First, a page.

Caught on camera

Years ago, astronomers would use their eyes to look through telescopes. Then came the development of photographic film and suddenly a much more reliable way to measure light from stars and galaxies was available. With the development of electronics, charged coupled devices (CCDs) emerged as an even better way to measure light; they recorded a greater percentage of the photons than film did.

These technological developments, together with larger telescopes (light buckets), have massively improved the amount of light that is recorded. This has lead to fantastically better images. The only trouble, as you will know if you are lucky enough to have your own astronomical CCD, is that it takes time to get an image of a faint object and there is dead time between exposures while the CCD gets read by the computer. This isn't a huge problem but it means that you miss out on events that happen very quickly. That includes eclipses, transits and occultations, not to mention anything that flickers, flares, pulsates, oscillates, outbursts or explodes.

To catch these quick changes in brightness, astronomers from the University of Sheffield, the University of Warwick and the UK Astronomy Technology Centre developed a special CCD camera called ULTRACAM that could be attached to big telescopes. This instrument is actually made up of three separate 1024 by 1024 pixels CCD cameras which are much more sensitive than those you would find in a digital camera. The light from the telescope gets split into three colours - blue (u), green (g) and red (r, i or z) - and each one goes to a different detector. Depending on how they use the instrument, they can get exposure times as short as a millisecond with essentially zero dead-time between exposures. This results in a continuous stream of over 3 MB of data per second. That is as much as 130 GB of data each night!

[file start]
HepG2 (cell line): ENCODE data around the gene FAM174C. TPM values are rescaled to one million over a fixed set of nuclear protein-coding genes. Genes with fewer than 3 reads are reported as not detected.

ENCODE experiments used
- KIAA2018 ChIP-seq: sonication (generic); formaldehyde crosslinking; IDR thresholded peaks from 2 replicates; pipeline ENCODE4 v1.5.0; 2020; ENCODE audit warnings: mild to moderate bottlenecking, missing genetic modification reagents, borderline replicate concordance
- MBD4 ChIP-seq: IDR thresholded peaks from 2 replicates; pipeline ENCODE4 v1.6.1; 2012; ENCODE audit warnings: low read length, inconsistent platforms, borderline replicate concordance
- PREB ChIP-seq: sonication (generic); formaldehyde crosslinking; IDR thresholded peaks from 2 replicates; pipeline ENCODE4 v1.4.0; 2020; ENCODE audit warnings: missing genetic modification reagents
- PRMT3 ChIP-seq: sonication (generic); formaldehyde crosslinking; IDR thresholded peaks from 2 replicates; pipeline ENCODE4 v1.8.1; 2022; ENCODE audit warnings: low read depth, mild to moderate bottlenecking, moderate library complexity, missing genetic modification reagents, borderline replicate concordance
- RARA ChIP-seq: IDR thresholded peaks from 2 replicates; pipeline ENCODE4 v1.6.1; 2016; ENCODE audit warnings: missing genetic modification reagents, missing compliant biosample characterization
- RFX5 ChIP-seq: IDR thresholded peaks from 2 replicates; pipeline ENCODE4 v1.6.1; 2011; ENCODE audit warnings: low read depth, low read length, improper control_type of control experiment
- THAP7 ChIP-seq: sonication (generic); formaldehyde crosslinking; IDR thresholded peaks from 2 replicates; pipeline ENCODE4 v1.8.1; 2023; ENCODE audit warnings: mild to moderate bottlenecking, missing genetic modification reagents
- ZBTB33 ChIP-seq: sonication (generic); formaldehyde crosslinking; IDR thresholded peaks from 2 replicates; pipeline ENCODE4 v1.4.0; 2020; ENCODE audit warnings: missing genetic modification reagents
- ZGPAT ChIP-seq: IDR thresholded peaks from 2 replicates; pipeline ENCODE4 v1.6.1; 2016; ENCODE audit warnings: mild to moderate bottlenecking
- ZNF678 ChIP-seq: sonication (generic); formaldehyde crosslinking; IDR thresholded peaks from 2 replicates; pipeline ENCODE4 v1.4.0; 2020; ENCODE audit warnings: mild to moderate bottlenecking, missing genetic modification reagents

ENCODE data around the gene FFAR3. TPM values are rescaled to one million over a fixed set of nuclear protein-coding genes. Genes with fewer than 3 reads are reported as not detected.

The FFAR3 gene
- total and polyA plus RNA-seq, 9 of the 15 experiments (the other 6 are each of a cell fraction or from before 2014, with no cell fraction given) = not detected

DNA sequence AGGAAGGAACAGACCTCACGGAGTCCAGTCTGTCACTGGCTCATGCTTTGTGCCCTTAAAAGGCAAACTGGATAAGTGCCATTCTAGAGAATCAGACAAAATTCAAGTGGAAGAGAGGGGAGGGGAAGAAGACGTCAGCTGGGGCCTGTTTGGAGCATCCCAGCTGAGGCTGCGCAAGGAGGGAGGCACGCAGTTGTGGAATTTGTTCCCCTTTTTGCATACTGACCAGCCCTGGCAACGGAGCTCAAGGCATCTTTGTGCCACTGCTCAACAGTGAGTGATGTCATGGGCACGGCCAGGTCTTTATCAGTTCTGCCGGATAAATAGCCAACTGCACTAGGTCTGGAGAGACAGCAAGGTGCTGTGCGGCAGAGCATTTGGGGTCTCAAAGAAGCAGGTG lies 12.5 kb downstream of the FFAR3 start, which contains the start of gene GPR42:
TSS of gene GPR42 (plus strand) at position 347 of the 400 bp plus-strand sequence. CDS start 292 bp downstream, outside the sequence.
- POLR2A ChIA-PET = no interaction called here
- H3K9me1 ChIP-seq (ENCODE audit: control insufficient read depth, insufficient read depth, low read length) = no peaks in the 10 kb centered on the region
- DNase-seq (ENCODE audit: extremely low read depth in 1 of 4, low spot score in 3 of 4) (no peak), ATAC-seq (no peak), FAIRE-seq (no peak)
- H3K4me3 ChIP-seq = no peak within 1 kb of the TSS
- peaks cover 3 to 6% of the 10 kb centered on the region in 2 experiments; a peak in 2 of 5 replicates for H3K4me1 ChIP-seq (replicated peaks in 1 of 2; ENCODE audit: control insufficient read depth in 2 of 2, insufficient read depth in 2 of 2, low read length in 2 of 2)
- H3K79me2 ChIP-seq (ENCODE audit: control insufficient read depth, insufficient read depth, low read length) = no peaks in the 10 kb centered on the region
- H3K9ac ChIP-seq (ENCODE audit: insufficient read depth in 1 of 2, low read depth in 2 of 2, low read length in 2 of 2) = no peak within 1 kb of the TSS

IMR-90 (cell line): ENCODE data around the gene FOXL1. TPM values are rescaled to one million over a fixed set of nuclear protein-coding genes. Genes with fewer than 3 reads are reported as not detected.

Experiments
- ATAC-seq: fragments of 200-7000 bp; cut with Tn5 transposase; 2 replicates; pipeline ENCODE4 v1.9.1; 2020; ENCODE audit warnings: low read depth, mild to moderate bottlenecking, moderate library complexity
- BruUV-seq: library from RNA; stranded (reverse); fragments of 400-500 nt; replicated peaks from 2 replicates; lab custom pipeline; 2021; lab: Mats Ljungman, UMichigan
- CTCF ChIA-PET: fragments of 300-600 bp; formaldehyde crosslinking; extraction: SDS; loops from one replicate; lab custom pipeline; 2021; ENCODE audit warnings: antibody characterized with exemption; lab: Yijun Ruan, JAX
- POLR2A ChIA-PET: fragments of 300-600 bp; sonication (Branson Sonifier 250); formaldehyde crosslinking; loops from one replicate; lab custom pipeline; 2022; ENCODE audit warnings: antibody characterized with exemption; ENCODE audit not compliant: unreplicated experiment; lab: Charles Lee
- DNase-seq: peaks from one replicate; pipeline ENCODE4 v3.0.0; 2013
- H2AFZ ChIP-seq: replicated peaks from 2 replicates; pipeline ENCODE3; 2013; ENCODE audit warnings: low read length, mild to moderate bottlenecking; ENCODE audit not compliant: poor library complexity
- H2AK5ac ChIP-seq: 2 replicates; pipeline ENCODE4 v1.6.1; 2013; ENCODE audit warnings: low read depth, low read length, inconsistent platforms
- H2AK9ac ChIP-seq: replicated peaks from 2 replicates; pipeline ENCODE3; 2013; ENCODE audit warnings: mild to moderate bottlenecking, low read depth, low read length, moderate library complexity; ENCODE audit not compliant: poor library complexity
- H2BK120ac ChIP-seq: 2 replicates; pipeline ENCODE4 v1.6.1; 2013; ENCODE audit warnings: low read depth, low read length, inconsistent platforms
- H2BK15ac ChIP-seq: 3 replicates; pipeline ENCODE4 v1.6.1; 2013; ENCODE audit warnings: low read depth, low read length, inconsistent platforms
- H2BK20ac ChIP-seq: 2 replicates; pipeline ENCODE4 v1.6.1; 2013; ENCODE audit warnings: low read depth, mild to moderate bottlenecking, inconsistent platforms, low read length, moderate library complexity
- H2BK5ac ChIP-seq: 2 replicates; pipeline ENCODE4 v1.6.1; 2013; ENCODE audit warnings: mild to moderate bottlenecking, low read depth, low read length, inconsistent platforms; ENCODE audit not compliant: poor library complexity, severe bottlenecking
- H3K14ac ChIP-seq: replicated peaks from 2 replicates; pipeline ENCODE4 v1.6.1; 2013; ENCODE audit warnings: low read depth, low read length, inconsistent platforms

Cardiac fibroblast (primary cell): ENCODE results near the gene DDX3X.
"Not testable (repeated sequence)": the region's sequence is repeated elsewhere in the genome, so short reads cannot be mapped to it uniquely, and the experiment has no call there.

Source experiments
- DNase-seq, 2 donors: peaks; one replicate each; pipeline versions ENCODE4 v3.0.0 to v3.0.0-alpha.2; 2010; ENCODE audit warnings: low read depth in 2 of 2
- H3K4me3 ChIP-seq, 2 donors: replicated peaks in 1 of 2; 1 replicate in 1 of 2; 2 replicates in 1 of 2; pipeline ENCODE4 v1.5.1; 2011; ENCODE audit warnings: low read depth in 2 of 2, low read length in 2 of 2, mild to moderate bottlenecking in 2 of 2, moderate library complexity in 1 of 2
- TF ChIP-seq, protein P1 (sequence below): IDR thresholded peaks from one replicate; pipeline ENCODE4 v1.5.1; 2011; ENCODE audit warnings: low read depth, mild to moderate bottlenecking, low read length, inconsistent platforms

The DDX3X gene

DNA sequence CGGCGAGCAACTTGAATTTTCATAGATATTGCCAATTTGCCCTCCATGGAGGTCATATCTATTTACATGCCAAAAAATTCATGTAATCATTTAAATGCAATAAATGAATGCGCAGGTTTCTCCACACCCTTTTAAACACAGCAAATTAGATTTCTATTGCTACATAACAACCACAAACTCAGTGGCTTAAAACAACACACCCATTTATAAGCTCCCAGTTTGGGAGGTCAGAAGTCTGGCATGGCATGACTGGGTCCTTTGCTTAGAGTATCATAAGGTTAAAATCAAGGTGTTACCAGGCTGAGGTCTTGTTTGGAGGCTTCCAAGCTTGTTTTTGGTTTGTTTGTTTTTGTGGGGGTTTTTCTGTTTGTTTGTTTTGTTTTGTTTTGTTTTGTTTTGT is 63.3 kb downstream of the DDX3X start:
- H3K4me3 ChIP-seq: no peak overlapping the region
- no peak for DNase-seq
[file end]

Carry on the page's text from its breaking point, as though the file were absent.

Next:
Since May 2002, ULTRACAM has been used on the 4.2-m William Herschel Telescope (WHT), on La Palma, as well as other telescopes around the world. Two years ago they began preparing it for use on the ESO's Very Large Telescope (VLT) in Chile. First light on the VLT was on 4th May this year and they had 17 consecutive nights of observing.

IMAGE: European Southern Observatory.

During that time, they observed a black hole binary system named GU Muscae. This consists of a black hole and star orbiting each other every 10 hours. What the ULTRACAM team noticed though, was that there was a sudden brightening roughly every 7 minutes. This stable repeating signal is thought to be associated with some stable structure in the disk of matter that surrounds the black hole but nobody is really too sure.

The ULTRACAM team have also observed extrasolar planets, originally discovered by the OGLE project, but now using short exposure times at the three different colours. When these planets pass in front of their parent star, they cause the star to dim as they block out some of its light. This gives a direct indication of the size of the planet as bigger planets block out more light than smaller ones in the same way that someone with a huge hat can block your view of the stage at a concert. Comparing the size of the planet, in the different colours bands, should hopefully say something about the composition of the exoplanets' atmosphere.

Tom Marsh of the University of Warwick hopes that "...ULTRACAM will now become a regular visitor at the VLT, giving European astronomers access to a unique new tool with which to study the Universe".

Posted in astro blog by Stuart on Saturday 11th Jun 2005 (13:51 UTC) | Permalink
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